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My husband is not a babysitter, he is their father

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One day my husband and I were discussing our schedules in front of some friends and I mentioned that I had a meeting, so my husband would have the kids. The male made a comment, “Bruh, it looks like you have to babysit”

I immediately thought of that old movie Mr. Mom with Michael Keaton. You know the one when the dad loses his job, so the wife goes back to work and the dad stays home with the kids. At first, the dad is horrible. The house was a mess, the kids were dirty, and he nearly burned down the house trying to cook. But eventually he got the hang of it and became a great caregiver, taking on the roles traditionally done by the mom, hence the name Mr. Mom.

Jamie & Jameson

It burns me up every time I hear someone reference a man who has his kids as babysitting. A babysitter is someone who cares temporarily cares for a child. A father caring for his kids is being a father.

I remember years ago having a friend who said that her husband refused to change diapers and rarely kept the child on his own. He was very antiquated in his thinking and believed that was her job as the mother. (Needless to say, they are no l longer married)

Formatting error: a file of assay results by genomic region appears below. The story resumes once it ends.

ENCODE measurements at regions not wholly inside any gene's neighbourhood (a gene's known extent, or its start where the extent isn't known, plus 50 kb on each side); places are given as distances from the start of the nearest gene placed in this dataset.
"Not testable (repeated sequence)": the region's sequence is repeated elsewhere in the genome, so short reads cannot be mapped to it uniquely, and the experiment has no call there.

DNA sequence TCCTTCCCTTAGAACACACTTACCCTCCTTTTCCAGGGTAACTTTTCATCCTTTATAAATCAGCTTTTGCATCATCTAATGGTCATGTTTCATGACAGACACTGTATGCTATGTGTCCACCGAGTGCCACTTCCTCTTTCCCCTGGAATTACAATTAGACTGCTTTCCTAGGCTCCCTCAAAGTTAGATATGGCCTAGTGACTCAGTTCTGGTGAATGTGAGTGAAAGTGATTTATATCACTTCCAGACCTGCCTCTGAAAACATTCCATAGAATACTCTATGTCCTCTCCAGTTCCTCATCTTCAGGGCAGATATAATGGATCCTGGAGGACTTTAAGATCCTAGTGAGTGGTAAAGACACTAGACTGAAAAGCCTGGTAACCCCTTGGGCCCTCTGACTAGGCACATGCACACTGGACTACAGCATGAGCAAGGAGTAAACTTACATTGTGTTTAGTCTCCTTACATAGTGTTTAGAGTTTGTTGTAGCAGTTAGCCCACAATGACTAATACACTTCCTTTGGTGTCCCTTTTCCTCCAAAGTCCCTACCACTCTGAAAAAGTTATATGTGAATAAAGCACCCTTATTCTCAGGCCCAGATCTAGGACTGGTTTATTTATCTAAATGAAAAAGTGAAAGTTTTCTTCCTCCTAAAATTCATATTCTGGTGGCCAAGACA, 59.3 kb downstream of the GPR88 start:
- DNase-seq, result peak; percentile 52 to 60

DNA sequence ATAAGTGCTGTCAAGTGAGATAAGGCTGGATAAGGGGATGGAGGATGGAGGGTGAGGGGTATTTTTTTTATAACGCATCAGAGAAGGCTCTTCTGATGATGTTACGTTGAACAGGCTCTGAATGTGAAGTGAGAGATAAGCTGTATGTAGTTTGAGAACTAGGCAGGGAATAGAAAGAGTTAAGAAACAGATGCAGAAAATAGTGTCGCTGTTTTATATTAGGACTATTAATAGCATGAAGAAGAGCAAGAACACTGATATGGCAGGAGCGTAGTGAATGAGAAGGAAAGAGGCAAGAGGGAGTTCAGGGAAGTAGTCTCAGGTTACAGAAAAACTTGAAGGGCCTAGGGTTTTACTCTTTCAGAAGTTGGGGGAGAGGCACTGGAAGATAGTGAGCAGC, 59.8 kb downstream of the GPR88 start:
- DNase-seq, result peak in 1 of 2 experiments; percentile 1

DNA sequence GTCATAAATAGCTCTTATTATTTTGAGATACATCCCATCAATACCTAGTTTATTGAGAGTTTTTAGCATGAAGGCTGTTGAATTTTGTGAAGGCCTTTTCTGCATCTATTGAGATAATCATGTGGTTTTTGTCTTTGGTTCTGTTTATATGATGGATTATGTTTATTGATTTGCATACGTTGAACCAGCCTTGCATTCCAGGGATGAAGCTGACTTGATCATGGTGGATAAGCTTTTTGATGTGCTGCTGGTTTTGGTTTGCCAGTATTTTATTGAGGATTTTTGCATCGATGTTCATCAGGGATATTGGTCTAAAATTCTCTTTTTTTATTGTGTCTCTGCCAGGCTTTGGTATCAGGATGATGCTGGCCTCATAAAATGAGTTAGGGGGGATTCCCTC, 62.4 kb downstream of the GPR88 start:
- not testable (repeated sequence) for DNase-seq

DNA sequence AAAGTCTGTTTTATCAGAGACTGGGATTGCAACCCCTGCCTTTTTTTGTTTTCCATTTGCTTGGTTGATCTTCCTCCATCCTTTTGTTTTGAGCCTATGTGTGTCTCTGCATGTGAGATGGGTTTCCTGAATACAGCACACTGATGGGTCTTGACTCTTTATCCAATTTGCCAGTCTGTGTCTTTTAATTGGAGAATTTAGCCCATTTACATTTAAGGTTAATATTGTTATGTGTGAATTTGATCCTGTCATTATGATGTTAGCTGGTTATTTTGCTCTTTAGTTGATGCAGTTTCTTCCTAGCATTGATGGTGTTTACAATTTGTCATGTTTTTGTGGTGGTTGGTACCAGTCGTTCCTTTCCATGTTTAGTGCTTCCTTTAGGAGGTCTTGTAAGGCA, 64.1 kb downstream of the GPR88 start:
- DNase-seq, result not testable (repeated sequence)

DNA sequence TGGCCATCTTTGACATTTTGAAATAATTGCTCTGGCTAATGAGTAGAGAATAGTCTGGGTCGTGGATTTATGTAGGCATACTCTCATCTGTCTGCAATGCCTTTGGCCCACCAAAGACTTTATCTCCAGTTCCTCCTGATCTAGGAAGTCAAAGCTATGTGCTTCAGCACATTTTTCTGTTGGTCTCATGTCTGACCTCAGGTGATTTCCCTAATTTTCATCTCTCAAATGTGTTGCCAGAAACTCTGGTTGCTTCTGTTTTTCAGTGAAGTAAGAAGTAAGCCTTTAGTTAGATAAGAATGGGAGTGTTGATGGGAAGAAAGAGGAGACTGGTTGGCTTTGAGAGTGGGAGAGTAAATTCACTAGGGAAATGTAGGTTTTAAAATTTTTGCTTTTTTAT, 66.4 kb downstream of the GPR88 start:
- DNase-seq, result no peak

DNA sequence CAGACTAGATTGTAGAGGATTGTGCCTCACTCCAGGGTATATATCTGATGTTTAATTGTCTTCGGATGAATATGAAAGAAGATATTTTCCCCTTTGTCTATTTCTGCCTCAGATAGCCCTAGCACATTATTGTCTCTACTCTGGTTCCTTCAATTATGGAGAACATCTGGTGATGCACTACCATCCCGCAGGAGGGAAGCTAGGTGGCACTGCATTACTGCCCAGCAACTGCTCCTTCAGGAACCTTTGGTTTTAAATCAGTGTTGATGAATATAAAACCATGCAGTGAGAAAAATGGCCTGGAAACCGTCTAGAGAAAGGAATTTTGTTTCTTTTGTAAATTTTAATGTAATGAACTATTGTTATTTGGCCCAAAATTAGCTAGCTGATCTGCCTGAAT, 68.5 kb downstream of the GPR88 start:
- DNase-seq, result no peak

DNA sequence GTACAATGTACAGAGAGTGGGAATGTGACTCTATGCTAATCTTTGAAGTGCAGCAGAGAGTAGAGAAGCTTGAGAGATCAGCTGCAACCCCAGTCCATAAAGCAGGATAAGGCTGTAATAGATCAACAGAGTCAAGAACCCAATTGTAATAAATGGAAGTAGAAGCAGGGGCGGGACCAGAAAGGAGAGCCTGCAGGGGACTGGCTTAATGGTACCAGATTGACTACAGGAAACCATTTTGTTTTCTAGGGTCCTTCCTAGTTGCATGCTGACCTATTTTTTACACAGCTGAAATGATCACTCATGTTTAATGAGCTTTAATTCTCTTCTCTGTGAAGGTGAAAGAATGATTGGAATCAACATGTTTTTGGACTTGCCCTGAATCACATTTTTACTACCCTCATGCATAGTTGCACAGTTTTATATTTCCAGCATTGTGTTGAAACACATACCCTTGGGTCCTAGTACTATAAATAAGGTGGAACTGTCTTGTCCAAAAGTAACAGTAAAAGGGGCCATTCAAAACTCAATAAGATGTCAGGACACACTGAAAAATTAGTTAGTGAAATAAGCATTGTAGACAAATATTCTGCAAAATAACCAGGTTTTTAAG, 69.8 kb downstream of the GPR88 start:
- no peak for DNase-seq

In 2015, actor Ashton Kutcher took to Facebook to express his frustration with not being able to find a men’s restroom with a baby changing station. The lack of baby changing amenities in men’s restrooms was an indication of society’s view that a man caring for his kids was so unusual that it did not even warrant equal accommodations that is routinely given for the mother.

In 2018 are we still so adverse to seeing a man, especially a black man, in the role of a natural caregiver?

In our household, the child caring responsibilities are shared equally. My husband changes diapers, fixes dinner and does hair (or at least he tries to). And as an engaged father, practicing work life integration is also important to him. He recognizes the importance of being present for his kids and having that quality time with them while they are young.

Spending time with your kids is not a task but a privilege and it should not be minimized by referring to it as babysitting.

How do you see fathers engaging with their children in meaningful ways?

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